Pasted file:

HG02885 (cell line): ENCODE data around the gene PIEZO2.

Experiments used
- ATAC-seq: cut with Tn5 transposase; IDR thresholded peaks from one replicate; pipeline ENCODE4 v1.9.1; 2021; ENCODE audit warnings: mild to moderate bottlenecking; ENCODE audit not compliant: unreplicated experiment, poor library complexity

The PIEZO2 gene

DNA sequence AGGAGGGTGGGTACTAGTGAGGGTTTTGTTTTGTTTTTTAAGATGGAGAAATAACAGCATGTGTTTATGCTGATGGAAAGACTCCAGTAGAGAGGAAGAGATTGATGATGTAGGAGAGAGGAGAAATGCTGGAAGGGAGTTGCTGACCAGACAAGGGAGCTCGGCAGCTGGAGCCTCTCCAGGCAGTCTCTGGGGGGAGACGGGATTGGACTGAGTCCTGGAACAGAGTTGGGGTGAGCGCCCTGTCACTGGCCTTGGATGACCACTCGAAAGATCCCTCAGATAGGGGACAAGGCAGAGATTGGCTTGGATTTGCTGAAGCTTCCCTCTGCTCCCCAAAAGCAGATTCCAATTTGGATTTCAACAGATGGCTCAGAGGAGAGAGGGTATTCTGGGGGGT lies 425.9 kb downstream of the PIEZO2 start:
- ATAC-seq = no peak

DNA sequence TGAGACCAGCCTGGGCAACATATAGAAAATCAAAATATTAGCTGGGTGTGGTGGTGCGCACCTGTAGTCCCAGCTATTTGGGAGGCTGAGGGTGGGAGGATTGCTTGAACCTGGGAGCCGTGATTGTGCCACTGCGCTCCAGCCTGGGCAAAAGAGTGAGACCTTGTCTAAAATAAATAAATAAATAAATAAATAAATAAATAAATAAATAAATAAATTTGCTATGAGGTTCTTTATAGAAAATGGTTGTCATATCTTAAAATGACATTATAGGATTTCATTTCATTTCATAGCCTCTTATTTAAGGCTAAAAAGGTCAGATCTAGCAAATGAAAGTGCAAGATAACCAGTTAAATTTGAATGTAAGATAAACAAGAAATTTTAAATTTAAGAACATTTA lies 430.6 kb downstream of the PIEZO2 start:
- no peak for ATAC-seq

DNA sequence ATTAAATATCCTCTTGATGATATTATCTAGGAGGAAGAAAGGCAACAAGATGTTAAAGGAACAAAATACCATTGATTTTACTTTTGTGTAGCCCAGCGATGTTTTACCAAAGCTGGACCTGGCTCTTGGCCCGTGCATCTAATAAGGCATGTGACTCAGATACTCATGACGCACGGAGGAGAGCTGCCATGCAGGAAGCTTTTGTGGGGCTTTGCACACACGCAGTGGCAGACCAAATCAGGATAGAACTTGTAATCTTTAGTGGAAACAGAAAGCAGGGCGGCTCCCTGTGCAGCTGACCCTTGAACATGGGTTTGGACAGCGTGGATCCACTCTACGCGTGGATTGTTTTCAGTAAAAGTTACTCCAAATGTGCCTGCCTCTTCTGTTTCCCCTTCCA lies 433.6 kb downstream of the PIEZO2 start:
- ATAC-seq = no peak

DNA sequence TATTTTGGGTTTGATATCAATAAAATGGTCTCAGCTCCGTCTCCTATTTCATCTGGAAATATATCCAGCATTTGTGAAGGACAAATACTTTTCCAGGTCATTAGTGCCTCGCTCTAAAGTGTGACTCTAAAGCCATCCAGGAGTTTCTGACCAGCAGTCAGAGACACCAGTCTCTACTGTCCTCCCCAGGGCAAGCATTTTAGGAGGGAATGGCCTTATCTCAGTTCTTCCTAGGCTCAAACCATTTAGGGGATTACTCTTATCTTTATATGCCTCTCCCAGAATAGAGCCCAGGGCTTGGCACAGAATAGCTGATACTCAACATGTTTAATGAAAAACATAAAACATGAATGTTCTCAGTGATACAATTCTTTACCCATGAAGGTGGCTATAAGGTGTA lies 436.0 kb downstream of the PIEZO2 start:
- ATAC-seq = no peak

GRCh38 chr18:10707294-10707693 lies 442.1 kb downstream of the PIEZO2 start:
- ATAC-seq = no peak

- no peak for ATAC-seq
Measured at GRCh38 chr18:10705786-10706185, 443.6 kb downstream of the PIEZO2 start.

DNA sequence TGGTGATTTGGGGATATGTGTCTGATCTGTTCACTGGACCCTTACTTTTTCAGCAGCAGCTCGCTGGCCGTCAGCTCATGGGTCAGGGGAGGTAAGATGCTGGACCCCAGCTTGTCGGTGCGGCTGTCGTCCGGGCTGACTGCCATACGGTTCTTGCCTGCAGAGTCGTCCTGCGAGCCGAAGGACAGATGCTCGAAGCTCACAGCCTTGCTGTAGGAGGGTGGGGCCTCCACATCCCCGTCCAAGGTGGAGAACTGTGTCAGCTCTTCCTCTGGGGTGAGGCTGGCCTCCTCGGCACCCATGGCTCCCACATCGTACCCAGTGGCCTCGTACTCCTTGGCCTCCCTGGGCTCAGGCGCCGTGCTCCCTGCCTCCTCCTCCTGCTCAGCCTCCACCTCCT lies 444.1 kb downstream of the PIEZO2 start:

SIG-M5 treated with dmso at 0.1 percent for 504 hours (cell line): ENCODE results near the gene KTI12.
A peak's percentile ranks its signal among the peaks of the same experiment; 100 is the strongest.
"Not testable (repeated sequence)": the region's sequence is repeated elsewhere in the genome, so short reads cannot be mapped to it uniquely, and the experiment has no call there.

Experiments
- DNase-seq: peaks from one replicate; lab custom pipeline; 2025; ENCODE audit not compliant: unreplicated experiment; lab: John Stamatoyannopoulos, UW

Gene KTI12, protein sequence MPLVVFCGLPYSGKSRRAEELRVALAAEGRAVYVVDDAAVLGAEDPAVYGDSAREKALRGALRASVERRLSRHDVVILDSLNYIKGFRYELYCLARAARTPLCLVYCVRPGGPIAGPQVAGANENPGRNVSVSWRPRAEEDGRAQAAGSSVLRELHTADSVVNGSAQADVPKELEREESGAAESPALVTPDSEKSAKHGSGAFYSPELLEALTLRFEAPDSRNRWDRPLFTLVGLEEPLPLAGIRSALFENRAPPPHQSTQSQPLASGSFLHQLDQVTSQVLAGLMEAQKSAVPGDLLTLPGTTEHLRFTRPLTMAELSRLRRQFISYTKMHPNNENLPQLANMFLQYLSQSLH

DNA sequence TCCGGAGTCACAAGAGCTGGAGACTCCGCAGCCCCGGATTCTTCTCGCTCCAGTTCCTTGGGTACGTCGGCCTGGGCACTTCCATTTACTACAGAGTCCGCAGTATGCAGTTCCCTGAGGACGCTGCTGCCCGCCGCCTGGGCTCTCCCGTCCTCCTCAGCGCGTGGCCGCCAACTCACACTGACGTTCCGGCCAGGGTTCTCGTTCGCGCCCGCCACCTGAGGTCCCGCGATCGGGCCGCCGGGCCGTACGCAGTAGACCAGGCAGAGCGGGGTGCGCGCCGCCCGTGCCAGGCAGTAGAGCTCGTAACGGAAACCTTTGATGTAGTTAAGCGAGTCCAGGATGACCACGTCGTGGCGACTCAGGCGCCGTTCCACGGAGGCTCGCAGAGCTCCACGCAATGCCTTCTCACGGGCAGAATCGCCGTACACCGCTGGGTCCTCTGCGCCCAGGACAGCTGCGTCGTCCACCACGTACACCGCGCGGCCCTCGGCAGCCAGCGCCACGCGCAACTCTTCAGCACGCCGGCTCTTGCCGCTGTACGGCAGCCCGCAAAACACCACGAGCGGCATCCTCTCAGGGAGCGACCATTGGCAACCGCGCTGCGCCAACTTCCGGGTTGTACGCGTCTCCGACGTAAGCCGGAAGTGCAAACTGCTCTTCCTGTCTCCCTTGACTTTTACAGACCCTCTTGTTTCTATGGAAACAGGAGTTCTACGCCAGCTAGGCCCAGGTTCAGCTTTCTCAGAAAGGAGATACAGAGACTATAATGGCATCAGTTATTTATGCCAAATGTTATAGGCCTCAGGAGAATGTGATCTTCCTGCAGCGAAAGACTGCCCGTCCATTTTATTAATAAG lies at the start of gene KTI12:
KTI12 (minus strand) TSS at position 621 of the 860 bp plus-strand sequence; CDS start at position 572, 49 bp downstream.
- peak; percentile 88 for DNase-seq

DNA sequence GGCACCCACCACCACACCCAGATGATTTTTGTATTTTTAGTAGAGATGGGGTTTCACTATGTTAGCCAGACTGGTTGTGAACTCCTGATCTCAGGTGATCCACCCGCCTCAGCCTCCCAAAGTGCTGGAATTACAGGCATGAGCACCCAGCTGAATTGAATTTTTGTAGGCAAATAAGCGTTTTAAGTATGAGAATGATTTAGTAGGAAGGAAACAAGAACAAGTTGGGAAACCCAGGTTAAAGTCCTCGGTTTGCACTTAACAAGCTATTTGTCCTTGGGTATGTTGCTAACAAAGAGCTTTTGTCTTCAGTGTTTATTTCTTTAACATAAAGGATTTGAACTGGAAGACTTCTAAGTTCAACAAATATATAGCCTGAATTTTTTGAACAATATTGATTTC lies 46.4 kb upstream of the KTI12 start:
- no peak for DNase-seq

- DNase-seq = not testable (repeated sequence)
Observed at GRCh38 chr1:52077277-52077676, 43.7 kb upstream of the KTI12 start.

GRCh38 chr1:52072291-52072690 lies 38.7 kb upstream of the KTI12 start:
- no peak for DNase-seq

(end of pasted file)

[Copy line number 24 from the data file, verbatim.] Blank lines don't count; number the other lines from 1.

DNA sequence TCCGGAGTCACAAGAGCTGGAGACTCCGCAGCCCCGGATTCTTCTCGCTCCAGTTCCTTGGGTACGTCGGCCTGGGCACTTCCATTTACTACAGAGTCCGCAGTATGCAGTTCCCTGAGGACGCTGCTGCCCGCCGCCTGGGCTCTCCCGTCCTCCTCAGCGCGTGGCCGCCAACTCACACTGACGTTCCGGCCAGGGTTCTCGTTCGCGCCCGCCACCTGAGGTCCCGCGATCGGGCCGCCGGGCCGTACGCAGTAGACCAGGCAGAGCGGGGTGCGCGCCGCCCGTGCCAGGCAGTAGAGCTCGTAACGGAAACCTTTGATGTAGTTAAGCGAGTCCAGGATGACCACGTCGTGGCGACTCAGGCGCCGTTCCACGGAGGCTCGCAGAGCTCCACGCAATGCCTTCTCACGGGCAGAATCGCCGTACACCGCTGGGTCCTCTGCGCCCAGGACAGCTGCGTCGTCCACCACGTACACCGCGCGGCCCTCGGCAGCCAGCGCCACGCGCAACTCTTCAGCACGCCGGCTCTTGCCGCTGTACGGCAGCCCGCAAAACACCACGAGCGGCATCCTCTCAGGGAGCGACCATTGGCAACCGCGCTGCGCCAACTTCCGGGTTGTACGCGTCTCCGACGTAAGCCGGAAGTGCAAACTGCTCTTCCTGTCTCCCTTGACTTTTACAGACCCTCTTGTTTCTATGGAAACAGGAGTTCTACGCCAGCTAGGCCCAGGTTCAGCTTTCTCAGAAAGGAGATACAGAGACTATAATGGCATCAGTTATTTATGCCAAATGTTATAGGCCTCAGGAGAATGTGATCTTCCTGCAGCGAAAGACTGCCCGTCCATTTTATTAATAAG lies at the start of gene KTI12: